As calls to re-shore Australian manufacturing grow louder, discussions surrounding the purchase and creation of goods made from recycled content have intensified.

Impending COAG waste export bans and a genuine desire to close the loop have only amplified such talk, but of concern is whether manufacturers, governments and industry alike know what’s on the market, and where to buy and sell these materials.

In a South Australian first, the Waste Management and Resource Recovery Association of Australia (WMRR) – the national peak body for all stakeholders in the waste and resource recovery industry - has partnered with Green Industries SA (GISA) to present the 2020 Buy Recycled expo.

The event is aimed at connecting all stakeholders in the recycled goods supply chain as Australia builds towards a resourceful and resilient future.

The expo will be held in conjunction with WMRR’s SA Waste & Resource Recovery Conference, this year aptly themed ‘outside the square, inside the circle’.

“We know that there is an appetite to use Australian recycled materials in domestic manufacturing and construction, and there already exist many waste and resource recovery industry players that have taken the leap and have proven that there are viable and high quality secondary alternatives to virgin materials,” says WMRR CEO Gayle Sloan.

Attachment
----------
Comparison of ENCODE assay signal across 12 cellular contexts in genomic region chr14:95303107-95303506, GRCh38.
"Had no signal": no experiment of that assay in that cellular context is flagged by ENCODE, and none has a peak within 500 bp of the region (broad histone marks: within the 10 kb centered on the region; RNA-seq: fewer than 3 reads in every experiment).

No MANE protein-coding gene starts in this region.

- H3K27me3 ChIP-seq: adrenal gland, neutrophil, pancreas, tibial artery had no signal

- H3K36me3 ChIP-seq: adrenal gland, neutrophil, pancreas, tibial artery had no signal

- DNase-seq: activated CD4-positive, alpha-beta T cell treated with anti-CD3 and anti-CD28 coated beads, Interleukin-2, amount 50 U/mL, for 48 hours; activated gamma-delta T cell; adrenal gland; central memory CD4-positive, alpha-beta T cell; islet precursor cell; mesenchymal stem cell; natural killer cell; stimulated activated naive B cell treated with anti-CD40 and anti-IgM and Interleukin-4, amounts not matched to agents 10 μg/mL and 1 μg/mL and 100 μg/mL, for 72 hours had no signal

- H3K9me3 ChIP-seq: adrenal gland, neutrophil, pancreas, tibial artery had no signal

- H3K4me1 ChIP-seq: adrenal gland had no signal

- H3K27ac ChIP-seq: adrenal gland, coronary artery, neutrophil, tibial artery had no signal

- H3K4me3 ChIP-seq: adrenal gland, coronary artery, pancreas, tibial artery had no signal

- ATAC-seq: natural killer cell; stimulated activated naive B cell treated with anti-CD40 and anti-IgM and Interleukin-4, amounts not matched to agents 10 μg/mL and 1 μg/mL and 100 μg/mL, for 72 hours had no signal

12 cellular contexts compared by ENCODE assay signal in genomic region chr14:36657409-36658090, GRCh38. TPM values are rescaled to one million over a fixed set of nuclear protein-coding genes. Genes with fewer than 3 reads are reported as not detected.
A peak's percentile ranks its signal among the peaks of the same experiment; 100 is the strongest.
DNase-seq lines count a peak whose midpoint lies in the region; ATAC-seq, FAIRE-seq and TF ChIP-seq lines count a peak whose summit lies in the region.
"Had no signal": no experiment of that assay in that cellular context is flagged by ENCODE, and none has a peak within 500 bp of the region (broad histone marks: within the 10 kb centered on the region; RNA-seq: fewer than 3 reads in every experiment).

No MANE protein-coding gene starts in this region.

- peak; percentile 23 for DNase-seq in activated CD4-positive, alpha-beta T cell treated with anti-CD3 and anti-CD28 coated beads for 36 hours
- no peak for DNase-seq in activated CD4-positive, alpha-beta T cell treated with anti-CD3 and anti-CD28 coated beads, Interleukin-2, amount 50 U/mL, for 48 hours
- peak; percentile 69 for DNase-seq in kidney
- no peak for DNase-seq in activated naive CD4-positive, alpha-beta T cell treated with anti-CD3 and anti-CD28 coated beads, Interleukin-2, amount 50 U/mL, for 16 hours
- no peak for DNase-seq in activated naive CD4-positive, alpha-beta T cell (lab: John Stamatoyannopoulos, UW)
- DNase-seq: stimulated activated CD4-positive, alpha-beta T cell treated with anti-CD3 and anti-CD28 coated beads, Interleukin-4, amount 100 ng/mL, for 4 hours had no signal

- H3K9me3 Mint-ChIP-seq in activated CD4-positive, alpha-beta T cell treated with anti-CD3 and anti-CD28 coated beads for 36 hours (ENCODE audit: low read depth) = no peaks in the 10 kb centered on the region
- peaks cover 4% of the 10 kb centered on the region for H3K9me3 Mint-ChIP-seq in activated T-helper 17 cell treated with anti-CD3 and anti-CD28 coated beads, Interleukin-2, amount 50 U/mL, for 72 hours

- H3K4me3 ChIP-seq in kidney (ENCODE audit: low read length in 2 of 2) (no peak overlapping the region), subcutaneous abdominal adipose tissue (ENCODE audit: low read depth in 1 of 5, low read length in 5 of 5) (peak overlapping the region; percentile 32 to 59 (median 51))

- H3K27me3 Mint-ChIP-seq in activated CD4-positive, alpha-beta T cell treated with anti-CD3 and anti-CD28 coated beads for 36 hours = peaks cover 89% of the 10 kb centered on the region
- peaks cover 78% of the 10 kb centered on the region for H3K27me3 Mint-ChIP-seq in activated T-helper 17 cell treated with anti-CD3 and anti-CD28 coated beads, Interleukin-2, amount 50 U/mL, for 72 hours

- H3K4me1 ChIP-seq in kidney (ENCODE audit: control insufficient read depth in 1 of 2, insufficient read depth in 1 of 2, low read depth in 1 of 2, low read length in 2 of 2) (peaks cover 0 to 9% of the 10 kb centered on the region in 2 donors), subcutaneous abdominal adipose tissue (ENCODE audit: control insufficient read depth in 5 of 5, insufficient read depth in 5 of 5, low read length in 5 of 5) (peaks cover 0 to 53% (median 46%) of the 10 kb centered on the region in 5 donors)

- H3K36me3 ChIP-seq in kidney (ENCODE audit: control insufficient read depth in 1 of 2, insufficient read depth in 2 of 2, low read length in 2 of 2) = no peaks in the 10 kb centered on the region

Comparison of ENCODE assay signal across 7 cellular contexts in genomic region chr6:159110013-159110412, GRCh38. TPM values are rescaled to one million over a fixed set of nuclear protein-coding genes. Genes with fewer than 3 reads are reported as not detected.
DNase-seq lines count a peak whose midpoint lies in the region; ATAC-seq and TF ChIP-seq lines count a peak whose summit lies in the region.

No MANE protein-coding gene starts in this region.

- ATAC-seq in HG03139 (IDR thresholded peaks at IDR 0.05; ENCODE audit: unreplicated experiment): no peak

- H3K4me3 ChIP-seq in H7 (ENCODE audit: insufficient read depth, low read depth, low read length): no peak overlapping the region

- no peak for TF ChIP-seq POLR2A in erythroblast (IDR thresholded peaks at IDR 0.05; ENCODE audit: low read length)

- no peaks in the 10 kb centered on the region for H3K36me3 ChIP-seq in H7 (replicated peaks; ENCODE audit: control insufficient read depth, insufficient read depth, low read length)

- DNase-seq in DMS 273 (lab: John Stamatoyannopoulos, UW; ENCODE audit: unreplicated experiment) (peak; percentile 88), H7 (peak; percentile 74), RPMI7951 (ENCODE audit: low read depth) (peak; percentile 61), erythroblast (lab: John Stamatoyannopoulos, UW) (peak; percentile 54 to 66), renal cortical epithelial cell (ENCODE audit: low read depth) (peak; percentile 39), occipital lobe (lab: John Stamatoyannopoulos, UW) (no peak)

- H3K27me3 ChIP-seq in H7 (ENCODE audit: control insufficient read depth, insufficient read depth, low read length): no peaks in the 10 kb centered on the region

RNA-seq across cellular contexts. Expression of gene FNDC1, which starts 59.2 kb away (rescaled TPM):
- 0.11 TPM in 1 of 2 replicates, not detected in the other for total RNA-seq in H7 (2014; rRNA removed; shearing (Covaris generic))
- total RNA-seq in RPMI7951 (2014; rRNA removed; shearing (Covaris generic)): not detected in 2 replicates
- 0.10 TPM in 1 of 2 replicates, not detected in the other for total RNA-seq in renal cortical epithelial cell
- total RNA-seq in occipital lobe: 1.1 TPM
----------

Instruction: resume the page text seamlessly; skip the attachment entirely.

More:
“WMRR wants to drive Australia forward in walking the talk and this expo will play a key role in connecting these players.”

Sloan believes the nation is at a tipping point between extracting and using virgin materials once and simply disposing of them afterwards and seeing the real value in resources that can be extracted, designed and used over and over, thereby creating secondary manufacturing opportunities and new real jobs in Australian manufacturing.

The choice, she says, is ours to make.

“Knowledge is power, as is a strong and connected network and this expo will also encourage engagement between stakeholders in the supply chain to close the knowledge gaps, raise awareness of the opportunities that currently exist in buying Australian recycled, debunk the myths around cost, quality and specifications of recycled inputs,” she says

“And through all of that, hopefully increase the use of recycled content and grow the end markets that Australia needs.”

The two-day Buy Recycled expo, free to all exhibitors and visitors, will be held from 28-29 October at the Adelaide Convention Centre, and will also include panel discussions led by the waste and resource recovery industry.

WMRR is calling for expressions of interest from exhibitors interested in showcasing their technologies as well as products made of recycled content.

“I’d encourage everyone in the supply chain, whether you’re involved in manufacturing, project management, engineering and construction, government policy, remanufacturing or reprocessing to exhibit or attend to both build your knowledge and network,” Sloan says.

“Together, we can grow domestic remanufacturing and markets, which as we all know, will lead to job and economic growth and secure a more sustainable future for our country.”

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